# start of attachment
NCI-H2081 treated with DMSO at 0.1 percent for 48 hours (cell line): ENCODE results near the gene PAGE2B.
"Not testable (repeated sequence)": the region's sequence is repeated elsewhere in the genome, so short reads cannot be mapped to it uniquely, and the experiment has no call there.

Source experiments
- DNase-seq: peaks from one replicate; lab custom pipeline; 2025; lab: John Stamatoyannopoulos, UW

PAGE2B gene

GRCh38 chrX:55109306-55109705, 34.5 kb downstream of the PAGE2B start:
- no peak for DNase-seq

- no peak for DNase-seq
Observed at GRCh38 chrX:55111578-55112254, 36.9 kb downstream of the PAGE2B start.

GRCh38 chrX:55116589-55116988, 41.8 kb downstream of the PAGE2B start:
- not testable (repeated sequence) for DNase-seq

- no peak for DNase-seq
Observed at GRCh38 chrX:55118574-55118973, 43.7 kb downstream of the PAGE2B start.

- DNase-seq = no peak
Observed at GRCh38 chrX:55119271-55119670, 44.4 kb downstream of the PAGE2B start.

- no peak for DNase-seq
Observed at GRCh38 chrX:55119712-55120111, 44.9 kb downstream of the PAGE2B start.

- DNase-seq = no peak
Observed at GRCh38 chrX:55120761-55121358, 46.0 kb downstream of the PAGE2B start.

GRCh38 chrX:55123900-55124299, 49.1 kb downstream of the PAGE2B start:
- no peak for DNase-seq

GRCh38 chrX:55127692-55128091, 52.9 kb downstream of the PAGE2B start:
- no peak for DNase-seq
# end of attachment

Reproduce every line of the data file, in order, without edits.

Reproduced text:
NCI-H2081 treated with DMSO at 0.1 percent for 48 hours (cell line): ENCODE results near the gene PAGE2B.
"Not testable (repeated sequence)": the region's sequence is repeated elsewhere in the genome, so short reads cannot be mapped to it uniquely, and the experiment has no call there.

Source experiments
- DNase-seq: peaks from one replicate; lab custom pipeline; 2025; lab: John Stamatoyannopoulos, UW

PAGE2B gene

GRCh38 chrX:55109306-55109705, 34.5 kb downstream of the PAGE2B start:
- no peak for DNase-seq

- no peak for DNase-seq
Observed at GRCh38 chrX:55111578-55112254, 36.9 kb downstream of the PAGE2B start.

GRCh38 chrX:55116589-55116988, 41.8 kb downstream of the PAGE2B start:
- not testable (repeated sequence) for DNase-seq

- no peak for DNase-seq
Observed at GRCh38 chrX:55118574-55118973, 43.7 kb downstream of the PAGE2B start.

- DNase-seq = no peak
Observed at GRCh38 chrX:55119271-55119670, 44.4 kb downstream of the PAGE2B start.

- no peak for DNase-seq
Observed at GRCh38 chrX:55119712-55120111, 44.9 kb downstream of the PAGE2B start.

- DNase-seq = no peak
Observed at GRCh38 chrX:55120761-55121358, 46.0 kb downstream of the PAGE2B start.

GRCh38 chrX:55123900-55124299, 49.1 kb downstream of the PAGE2B start:
- no peak for DNase-seq

GRCh38 chrX:55127692-55128091, 52.9 kb downstream of the PAGE2B start:
- no peak for DNase-seq